The National School Lunch Program (NSLP) and the School Breakfast Program (SBP) provide nutritionally balanced, low-cost or free meals to children. The Healthy, Hunger-Free Kids Act of 2010 resulted in the implementation of new nutrition standards for these school-based meals programs that improved the critical nutrition and hunger safety net for millions of children. The Food and Nutrition Service is undertaking the School Nutrition and Meal Cost Study-II (SNMC-II), a nationwide review of school meal programs, to obtain critical information on how school food authorities are implementing these reforms to meet program goals. SNMCS-II is the second study of its kind to examine school meal programs and their outcomes and costs on a representative national scale.
At the local level, school food authorities are required to administer the NSLP and SBP in accordance with all applicable federal and state regulations. Individual schools are responsible for preparing nutritious meals and making them available to all children. The study will describe school environments, school food service operations, the nutritional quality of meals served, the cost of producing reimbursable meals, student participation, participant characteristics, and participants’ satisfaction and related attitudes toward the school lunch and breakfast programs.
The study is designed to collect a comprehensive set of data on school food authority and school environment policies, food service practices, meals offered and served, financial information (revenues and expenditures), student participation and satisfaction, students’ dietary intake, and plate waste. The study also aims to estimate the costs to produce school lunches and breakfasts in five outlying areas (Puerto Rico, Guam, the U.S. Virgin Islands, Alaska, and Hawaii), so comparisons can be made to the costs in the contiguous 48 states.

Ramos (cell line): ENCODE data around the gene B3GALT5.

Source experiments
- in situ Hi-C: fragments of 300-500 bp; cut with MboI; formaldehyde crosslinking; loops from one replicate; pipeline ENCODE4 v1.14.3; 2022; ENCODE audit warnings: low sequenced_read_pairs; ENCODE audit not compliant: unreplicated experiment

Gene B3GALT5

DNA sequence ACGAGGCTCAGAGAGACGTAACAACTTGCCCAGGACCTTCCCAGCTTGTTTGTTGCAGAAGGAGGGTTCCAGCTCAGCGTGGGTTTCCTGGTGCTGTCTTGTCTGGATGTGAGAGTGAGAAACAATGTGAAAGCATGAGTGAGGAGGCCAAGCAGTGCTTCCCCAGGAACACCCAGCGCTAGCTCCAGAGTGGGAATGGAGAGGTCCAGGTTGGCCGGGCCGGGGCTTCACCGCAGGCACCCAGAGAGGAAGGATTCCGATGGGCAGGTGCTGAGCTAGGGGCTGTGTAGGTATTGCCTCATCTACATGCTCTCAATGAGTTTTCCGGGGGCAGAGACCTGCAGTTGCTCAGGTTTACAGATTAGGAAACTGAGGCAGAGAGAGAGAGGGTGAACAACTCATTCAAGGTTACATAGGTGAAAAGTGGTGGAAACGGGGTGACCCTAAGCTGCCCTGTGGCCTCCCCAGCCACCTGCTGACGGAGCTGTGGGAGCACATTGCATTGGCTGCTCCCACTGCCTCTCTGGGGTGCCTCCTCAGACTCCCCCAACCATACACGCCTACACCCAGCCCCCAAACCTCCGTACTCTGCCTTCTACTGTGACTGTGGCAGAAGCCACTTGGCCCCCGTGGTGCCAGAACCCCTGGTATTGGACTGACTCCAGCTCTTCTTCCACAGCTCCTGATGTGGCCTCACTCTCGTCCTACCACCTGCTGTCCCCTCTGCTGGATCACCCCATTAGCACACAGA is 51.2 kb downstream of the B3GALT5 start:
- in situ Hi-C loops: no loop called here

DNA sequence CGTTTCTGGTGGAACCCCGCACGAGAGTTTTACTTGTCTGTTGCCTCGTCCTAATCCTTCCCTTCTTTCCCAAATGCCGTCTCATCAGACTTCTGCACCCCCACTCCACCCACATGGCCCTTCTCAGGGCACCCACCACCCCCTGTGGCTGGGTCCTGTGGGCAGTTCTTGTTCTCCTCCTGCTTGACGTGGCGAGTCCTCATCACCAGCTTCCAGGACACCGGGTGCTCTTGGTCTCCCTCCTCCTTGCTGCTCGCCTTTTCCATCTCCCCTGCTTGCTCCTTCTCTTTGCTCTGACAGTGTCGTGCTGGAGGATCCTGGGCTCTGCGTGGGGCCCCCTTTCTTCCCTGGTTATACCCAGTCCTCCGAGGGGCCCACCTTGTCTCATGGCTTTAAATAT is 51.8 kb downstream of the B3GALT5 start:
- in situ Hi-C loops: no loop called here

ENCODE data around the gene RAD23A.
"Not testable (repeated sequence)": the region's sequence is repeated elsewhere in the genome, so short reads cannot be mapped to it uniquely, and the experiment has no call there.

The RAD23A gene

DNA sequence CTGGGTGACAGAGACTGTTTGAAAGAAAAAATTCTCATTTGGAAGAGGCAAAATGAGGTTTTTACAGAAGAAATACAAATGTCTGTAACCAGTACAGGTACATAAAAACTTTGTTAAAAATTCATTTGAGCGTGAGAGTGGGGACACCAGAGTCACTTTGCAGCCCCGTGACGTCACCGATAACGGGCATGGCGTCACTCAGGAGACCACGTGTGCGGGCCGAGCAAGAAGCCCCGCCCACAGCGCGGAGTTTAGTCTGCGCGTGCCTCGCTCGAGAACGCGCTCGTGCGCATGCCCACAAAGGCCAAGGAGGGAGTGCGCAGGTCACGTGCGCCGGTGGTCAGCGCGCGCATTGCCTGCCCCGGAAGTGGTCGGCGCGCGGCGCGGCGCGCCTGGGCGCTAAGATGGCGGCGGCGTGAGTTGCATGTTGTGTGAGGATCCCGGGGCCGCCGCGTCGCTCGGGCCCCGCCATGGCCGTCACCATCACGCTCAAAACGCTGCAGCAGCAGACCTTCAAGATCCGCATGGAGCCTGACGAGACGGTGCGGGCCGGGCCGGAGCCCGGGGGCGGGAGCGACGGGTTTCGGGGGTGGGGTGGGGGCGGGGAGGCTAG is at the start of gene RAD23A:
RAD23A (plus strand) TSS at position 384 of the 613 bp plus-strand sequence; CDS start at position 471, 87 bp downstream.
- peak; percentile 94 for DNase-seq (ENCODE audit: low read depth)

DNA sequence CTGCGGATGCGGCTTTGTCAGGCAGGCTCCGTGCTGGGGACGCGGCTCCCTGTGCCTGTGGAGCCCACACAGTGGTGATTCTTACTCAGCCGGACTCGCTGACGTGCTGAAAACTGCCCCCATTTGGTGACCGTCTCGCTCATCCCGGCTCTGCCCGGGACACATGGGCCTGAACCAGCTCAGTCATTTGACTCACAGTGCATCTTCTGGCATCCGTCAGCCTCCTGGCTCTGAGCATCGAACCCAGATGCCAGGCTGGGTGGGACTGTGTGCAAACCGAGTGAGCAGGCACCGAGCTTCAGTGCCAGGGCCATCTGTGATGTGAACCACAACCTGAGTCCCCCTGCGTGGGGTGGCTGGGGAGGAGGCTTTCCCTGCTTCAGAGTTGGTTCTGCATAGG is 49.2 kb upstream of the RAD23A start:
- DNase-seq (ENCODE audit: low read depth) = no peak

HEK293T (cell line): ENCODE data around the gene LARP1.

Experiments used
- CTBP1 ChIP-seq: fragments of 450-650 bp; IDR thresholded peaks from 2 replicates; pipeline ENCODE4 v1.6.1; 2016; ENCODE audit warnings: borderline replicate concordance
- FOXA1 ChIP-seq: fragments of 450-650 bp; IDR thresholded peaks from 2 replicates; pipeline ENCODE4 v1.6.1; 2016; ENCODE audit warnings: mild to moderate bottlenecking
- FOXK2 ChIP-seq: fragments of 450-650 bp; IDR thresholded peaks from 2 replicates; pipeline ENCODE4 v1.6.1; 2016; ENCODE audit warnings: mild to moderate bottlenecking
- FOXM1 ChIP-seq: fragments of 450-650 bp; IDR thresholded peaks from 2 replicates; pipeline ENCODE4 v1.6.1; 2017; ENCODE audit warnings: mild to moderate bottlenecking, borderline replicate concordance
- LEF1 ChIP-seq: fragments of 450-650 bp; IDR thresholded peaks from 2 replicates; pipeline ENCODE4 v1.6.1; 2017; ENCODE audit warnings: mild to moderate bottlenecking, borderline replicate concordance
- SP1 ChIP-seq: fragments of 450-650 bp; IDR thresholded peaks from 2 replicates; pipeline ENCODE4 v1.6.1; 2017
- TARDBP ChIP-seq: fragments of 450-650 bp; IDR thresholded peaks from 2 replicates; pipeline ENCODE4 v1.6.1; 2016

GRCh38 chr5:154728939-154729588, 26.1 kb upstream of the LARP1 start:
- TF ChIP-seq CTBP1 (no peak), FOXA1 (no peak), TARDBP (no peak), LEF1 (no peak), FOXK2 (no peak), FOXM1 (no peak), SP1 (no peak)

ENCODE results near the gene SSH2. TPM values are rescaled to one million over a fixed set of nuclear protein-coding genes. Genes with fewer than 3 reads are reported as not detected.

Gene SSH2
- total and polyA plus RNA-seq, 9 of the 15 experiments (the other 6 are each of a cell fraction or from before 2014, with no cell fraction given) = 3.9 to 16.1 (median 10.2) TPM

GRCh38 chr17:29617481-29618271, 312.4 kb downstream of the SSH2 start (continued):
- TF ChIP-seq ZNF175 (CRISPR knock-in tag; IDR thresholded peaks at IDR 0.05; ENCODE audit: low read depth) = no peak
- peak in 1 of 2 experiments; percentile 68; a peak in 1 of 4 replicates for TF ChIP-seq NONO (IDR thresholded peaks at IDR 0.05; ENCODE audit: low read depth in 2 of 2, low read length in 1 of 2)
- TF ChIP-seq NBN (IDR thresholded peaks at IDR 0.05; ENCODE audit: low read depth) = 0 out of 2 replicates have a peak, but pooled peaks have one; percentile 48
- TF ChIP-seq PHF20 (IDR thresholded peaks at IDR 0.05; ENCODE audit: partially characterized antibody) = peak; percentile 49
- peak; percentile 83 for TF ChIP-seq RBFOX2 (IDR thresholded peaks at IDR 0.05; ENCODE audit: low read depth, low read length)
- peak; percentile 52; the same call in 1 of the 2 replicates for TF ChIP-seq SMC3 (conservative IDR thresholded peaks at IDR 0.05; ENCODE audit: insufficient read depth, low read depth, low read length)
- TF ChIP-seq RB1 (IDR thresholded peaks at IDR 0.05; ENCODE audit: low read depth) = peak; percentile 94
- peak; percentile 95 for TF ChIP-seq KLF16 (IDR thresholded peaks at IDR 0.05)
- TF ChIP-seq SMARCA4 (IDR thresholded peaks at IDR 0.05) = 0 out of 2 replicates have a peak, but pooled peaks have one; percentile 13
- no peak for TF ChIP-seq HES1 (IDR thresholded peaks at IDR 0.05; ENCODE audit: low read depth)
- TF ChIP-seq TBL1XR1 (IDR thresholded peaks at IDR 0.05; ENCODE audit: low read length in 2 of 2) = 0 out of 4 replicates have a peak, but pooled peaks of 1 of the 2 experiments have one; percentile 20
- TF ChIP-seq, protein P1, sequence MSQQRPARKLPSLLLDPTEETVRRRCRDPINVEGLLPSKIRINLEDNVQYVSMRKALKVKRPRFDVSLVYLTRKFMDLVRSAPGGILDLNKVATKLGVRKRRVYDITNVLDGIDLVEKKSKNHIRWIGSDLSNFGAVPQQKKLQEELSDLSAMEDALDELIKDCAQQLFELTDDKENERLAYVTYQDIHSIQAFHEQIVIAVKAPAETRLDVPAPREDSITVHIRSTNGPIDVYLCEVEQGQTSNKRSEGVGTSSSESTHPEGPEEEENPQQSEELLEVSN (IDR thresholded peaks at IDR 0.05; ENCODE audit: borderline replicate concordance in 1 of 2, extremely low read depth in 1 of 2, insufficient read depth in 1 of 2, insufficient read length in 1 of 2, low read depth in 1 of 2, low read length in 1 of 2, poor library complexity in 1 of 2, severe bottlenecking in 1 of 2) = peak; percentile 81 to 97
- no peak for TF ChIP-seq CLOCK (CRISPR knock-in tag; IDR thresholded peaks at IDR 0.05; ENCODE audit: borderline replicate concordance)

Insight works with Mathematica Policy Research to conduct this study; part of this work includes the development, pretesting, and fielding of a web survey of school food authority directors and principals in the United State. Insight leads all data collected from the five outlying areas (Puerto Rico, Guam, the U.S. Virgin Islands, Alaska, and Hawaii) including—
- Recruiting school food authority directors and schools and conducts telephone interviews with them
- Conducting a feasibility test with school food authorities and schools
- Recruiting and collecting data for the cost comparison study
Recruitment materials, pretest and feasibility memo, web surveys and data files, final report